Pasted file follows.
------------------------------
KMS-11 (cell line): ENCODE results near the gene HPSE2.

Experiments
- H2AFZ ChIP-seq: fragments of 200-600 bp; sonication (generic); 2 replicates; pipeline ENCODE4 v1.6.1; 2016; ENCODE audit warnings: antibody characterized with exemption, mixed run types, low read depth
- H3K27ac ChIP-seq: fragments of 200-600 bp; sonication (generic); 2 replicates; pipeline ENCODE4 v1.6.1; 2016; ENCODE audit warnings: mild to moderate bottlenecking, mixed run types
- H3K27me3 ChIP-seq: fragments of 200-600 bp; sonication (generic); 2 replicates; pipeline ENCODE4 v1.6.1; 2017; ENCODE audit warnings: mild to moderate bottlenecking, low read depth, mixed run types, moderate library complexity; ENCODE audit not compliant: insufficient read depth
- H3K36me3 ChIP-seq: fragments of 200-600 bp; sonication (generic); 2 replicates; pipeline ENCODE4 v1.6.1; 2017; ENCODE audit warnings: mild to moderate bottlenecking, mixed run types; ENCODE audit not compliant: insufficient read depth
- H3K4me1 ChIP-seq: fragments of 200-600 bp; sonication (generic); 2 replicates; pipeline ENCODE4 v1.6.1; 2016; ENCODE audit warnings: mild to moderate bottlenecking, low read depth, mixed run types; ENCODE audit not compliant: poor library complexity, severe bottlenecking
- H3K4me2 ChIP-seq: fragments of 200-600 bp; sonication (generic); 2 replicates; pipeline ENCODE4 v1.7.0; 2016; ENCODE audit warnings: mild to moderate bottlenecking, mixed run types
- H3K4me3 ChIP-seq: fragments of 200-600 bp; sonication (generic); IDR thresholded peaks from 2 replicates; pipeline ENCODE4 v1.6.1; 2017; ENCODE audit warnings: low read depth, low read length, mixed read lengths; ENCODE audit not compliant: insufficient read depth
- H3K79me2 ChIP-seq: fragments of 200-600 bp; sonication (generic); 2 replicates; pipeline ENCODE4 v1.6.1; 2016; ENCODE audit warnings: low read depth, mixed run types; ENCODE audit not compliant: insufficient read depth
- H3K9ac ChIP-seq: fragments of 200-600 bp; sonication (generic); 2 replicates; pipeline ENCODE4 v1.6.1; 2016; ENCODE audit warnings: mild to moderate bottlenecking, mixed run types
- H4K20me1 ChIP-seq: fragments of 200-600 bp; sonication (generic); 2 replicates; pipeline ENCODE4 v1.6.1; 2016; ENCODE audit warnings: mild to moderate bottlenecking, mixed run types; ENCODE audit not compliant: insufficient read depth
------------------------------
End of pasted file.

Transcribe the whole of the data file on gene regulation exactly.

KMS-11 (cell line): ENCODE results near the gene HPSE2.

Experiments
- H2AFZ ChIP-seq: fragments of 200-600 bp; sonication (generic); 2 replicates; pipeline ENCODE4 v1.6.1; 2016; ENCODE audit warnings: antibody characterized with exemption, mixed run types, low read depth
- H3K27ac ChIP-seq: fragments of 200-600 bp; sonication (generic); 2 replicates; pipeline ENCODE4 v1.6.1; 2016; ENCODE audit warnings: mild to moderate bottlenecking, mixed run types
- H3K27me3 ChIP-seq: fragments of 200-600 bp; sonication (generic); 2 replicates; pipeline ENCODE4 v1.6.1; 2017; ENCODE audit warnings: mild to moderate bottlenecking, low read depth, mixed run types, moderate library complexity; ENCODE audit not compliant: insufficient read depth
- H3K36me3 ChIP-seq: fragments of 200-600 bp; sonication (generic); 2 replicates; pipeline ENCODE4 v1.6.1; 2017; ENCODE audit warnings: mild to moderate bottlenecking, mixed run types; ENCODE audit not compliant: insufficient read depth
- H3K4me1 ChIP-seq: fragments of 200-600 bp; sonication (generic); 2 replicates; pipeline ENCODE4 v1.6.1; 2016; ENCODE audit warnings: mild to moderate bottlenecking, low read depth, mixed run types; ENCODE audit not compliant: poor library complexity, severe bottlenecking
- H3K4me2 ChIP-seq: fragments of 200-600 bp; sonication (generic); 2 replicates; pipeline ENCODE4 v1.7.0; 2016; ENCODE audit warnings: mild to moderate bottlenecking, mixed run types
- H3K4me3 ChIP-seq: fragments of 200-600 bp; sonication (generic); IDR thresholded peaks from 2 replicates; pipeline ENCODE4 v1.6.1; 2017; ENCODE audit warnings: low read depth, low read length, mixed read lengths; ENCODE audit not compliant: insufficient read depth
- H3K79me2 ChIP-seq: fragments of 200-600 bp; sonication (generic); 2 replicates; pipeline ENCODE4 v1.6.1; 2016; ENCODE audit warnings: low read depth, mixed run types; ENCODE audit not compliant: insufficient read depth
- H3K9ac ChIP-seq: fragments of 200-600 bp; sonication (generic); 2 replicates; pipeline ENCODE4 v1.6.1; 2016; ENCODE audit warnings: mild to moderate bottlenecking, mixed run types
- H4K20me1 ChIP-seq: fragments of 200-600 bp; sonication (generic); 2 replicates; pipeline ENCODE4 v1.6.1; 2016; ENCODE audit warnings: mild to moderate bottlenecking, mixed run types; ENCODE audit not compliant: insufficient read depth